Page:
PROHIBITION AGAINST SELF INCRIMINATION: ARTICLE 20(3)It provides that “No person accused of any offence shall be compelled to be a witness against himself.”
RIGHT TO LIFE AND PERSONAL LIBERTY: ARTICLE 21It states that “no one shall be deprived of his life or personal liberty except the procedure established by the law and this procedure must be reasonable, fair and just and not arbitrary, whimsical or fanciful”.
RIGHTS OF PERSON UNDER ARREST AND DETENTION: ARTICLE 22(1)It directs that no person who is arrested shall be denied the right to consult and to be defended by the legal practitioner of his choice as well.
The right is also available in the Code of the Criminal procedure under section 304.
RIGHT TO BE PRODUCED BEFORE MAGISTRATE: ARTICLE 22(2)Every arrested person has right to be produced before the
nearest magistrate within 24 hours of arrest
No such person shall be detained beyond 24 hours without the authority of a magistrate
RIGHT TO CONSTITUTIONAL REMEDIES: ARTICLE 32When the personal liberty of a person is deprived by the officials illegally, the remedy available to them is by way of Writs under Article 226 of the constitution before the high courts, and under Article 32 of the constitution before the Supreme Court.
ARTICLE 39-A : EQUAL JUSTICE AND FREE LEGAL AIDIt states that “State shall secure that the operation of legal system promotes justice and ensure that the opportunities for securing justice are not denied to any citizen by reason of economic or other disabilities”

Solutions for Undertrials

  1. Undertrial prisoners should be lodged in separate institutions away from convicted prisoners. There should be proper and scientific classification even among undertrial prisoners to ensure that contamination of first time and petty offenders into full fledged and hardcore criminals does not happen.
  2. Under no circumstance should they be put under the charge of convicted prisoners.
  3. The under trials who have been charged with petty crimes can further be put in reformative homes instead and asked to do community service till the time they are released on bail.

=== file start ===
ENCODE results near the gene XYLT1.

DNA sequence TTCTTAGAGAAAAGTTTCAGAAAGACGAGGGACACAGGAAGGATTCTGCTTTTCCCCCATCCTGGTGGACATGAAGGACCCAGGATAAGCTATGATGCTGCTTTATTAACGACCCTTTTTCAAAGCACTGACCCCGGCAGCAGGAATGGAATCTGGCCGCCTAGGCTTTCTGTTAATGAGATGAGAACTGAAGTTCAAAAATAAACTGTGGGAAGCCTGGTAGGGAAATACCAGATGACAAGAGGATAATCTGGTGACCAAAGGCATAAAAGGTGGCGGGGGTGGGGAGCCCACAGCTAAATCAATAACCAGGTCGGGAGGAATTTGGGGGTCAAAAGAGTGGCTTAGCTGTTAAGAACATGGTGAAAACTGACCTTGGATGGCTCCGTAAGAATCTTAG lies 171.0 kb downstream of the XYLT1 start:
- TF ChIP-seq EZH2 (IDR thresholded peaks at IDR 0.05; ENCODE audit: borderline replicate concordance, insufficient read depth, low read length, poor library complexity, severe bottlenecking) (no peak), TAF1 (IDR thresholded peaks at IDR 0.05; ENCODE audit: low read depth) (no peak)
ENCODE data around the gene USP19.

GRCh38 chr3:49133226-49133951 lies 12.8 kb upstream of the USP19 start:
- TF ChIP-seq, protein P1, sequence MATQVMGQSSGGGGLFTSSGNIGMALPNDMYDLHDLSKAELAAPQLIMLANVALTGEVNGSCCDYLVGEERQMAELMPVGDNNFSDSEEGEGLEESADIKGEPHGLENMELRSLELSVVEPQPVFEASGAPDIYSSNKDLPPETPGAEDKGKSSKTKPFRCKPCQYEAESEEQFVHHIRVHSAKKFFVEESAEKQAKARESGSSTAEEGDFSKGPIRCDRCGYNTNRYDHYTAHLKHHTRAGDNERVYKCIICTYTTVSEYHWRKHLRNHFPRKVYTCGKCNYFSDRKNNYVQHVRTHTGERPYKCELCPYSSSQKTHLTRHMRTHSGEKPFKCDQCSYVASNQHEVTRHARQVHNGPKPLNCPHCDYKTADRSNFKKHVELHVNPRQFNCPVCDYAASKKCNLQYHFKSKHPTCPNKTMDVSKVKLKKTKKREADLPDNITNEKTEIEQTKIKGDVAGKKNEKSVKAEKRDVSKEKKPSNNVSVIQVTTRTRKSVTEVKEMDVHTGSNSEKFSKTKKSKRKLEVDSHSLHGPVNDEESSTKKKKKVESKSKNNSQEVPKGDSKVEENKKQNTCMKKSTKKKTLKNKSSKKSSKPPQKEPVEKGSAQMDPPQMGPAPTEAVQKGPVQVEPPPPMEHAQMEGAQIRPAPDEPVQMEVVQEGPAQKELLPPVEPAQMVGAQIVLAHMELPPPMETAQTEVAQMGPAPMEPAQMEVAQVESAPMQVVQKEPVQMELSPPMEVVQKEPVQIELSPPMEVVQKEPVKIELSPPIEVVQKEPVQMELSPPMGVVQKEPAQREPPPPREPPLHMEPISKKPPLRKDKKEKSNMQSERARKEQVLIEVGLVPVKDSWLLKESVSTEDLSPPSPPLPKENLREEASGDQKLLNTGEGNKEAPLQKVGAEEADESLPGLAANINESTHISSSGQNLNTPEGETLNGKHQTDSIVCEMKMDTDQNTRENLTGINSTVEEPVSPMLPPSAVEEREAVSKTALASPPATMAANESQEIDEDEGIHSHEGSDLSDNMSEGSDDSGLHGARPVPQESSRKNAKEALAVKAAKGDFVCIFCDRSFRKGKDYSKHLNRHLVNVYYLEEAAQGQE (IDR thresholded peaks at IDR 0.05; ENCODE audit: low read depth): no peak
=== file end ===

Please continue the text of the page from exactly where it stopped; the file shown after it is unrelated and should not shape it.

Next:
4. Elementary education facilities must be granted to those under trials who are uneducated and illiterate.
  5. Provisions of Section 167 of the CrPC with regard to the time limit for police investigation in case of accused undertrial prisoners, should be strictly followed by both the police and courts.
  6. Automatic extension of remands has to stop which are also given merely for the sake of the convenience of the authorities. Mere convenience of the authorities cannot supersede the Constitutional guarantees under Article 21.
  7. All undertrial prisoners should be effectively produced before the presiding magistrates on the dates of hearing.
  8. The possibility of producing prisoners at various stages of investigation and trial, in shifts could be explored.
  9. Video conferencing between jails and courts should be encouraged and tried in all states beginning with the big Central jails and then expanding to District and Sub jails.
  10. Police functions should be separated into investigation and law and order duties and sufficient strength be provided to complete investigations on time and avoid delays.
  11. The criminal courts should exercise their available powers under Sections 309, 311 and 258 of the CrPC to effectuate the right to speedy trial.
  12. In appropriate cases jurisdiction of the High Court under Section 482 of the CrPC (preserves the inherent powers of the High Court to prevent an abuse of the process of any court or to secure the ends of justice) and Articles 226 and 227 (defines powers of HC) of the Constitution of India can be invoked seeking appropriate relief or suitable directions to deal with and prevent delay in cases.
  13. Order of Dr. A.S. Anand – former Chief Justice of India on holding Special Courts/ Jails for prisoners involved in petty offences and willing to confess, should be actively taken up by the High Courts and implemented in all districts.
  14. There should be a progressive and massive decriminalization of offences so that many of the wrongs, which are now given the status of crimes, are dealt with as compoundable tortuous wrongs remediable with a claim for compensation.
  15. Alternatives to imprisonment should be tried out and incorporated in the IPC, such as, concept of Open Jails, Borstal jails, special jails etc.
  16. Computerise the handling of criminal cases and with the help of the National Informatics Centre, develop programmes that would help in managing pendency and delay of different types of cases. 18) Increase in number of legal functionaries, infrastructure and man days of work to resolve pendency of cases and speedy trials for the undertrials.
  17. State should make certain provisions for compensation and rehabilitation of the victim in case of violation of rights and undue time that is consumed in the legal proceedings.

Way Forward

The essential aim of any theory of punishment (Retributive or Reformative) is or should be to reduce crime in a society. Ideally, a modern society, conforming to Reformative Theory,  seeks to not only reduce crime but also to ensure that individuals are transformed into contributing members of a society. Hence, the legal, political and administrative system of the country and society should collectively work to ensure that undertrials languishing in Indian jails are accorded their rightful and speedy trials, human rights and a life of dignity, rather than leaving them to mercy of our overburdened judicial processes.